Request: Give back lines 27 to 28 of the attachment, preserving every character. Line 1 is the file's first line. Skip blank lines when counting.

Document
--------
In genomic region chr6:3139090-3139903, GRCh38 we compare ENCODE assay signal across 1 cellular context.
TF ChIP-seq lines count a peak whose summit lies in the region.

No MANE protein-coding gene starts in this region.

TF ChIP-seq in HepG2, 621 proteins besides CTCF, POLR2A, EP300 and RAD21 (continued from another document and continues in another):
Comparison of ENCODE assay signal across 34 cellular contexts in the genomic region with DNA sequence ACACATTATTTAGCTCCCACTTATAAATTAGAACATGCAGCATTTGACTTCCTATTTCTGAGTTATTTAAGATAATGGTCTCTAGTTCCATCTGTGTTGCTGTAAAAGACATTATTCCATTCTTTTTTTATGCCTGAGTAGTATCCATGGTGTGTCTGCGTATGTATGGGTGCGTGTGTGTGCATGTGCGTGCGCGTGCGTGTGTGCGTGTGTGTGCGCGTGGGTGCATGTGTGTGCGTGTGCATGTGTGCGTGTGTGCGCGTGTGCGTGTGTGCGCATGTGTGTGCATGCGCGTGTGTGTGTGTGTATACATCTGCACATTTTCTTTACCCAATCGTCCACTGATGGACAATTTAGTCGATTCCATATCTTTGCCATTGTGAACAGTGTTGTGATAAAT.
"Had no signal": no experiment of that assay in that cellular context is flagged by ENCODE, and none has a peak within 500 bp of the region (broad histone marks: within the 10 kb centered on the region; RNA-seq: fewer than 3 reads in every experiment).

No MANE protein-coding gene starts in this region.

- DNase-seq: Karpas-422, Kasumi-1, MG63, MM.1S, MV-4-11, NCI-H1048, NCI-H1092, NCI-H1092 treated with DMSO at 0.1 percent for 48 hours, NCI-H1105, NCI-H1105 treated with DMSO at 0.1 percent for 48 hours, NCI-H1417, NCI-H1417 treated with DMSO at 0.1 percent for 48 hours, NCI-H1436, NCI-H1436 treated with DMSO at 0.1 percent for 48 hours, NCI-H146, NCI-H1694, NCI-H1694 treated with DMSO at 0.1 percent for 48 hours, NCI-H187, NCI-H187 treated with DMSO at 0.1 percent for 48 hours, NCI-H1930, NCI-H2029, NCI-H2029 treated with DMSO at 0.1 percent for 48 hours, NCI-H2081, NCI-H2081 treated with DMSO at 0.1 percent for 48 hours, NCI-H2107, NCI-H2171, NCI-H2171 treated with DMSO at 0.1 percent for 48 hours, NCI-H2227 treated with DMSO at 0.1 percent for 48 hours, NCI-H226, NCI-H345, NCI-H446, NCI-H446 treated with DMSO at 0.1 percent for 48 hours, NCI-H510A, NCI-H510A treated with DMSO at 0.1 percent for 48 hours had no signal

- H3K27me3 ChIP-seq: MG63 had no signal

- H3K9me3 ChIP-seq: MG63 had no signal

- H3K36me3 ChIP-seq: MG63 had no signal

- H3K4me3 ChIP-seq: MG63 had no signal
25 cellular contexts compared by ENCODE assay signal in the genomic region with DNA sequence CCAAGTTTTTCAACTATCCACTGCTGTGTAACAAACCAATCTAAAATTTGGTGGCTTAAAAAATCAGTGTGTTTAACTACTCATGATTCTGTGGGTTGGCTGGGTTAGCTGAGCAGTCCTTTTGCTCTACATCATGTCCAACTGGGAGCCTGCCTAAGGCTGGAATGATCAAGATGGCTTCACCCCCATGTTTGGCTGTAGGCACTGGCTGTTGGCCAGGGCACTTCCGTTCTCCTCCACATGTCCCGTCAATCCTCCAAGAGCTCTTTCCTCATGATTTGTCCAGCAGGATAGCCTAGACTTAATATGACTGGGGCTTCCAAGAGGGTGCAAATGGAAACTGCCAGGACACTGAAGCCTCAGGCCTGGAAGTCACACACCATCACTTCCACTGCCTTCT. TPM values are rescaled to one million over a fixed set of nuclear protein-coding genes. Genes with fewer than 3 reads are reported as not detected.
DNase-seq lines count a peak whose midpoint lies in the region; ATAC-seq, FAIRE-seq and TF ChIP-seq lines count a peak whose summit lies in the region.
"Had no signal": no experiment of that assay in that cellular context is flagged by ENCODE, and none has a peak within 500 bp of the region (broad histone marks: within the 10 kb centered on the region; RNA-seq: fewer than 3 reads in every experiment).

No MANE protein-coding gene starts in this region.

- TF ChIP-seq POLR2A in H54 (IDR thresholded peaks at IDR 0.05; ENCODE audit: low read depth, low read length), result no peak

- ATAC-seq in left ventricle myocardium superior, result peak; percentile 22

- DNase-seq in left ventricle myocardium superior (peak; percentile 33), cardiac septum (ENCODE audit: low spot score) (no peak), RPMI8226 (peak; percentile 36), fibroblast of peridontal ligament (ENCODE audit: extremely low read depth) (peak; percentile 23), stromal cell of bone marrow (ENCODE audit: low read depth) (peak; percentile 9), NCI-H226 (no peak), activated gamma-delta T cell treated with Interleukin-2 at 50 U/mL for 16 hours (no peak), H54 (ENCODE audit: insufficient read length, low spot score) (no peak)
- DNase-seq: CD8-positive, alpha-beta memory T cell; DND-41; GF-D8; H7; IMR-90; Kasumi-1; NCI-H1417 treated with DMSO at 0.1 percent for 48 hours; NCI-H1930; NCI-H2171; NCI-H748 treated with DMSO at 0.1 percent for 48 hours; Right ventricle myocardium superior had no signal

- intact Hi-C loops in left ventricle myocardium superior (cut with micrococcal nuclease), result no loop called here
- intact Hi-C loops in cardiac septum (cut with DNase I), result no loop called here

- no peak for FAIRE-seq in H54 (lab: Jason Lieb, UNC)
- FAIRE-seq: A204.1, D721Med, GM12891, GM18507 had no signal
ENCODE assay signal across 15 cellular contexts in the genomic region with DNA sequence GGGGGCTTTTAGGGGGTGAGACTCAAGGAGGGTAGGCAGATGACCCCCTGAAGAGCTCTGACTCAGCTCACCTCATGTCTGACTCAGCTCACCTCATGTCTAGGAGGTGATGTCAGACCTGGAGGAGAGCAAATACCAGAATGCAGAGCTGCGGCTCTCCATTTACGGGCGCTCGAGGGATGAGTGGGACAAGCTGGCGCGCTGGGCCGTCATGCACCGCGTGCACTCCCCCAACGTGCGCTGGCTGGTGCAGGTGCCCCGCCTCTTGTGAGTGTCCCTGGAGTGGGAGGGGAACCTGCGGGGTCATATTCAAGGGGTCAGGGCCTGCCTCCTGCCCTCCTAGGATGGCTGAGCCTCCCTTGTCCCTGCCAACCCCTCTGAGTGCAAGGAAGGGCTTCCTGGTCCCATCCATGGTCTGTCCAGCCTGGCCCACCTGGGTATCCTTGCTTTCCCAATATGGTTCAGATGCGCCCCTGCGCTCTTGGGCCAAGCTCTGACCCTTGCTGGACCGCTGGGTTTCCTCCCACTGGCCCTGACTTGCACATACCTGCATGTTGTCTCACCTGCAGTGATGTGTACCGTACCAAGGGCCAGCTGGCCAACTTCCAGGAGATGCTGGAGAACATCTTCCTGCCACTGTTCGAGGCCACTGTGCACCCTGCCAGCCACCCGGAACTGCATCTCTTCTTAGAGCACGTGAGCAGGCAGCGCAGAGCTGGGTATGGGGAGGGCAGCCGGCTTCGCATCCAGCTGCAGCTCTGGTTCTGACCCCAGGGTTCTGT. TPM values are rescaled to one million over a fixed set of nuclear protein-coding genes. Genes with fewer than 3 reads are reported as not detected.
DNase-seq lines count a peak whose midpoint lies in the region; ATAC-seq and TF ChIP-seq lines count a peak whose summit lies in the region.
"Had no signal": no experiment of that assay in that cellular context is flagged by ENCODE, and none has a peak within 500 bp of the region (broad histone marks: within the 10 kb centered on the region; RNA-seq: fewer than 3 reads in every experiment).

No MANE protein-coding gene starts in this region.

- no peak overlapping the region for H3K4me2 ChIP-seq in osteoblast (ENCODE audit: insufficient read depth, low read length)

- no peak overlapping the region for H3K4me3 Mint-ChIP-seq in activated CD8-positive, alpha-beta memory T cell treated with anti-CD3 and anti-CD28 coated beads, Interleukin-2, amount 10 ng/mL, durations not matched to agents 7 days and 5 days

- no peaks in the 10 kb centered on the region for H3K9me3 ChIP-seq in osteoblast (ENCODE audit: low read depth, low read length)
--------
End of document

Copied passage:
"Had no signal": no experiment of that assay in that cellular context is flagged by ENCODE, and none has a peak within 500 bp of the region (broad histone marks: within the 10 kb centered on the region; RNA-seq: fewer than 3 reads in every experiment).

No MANE protein-coding gene starts in this region.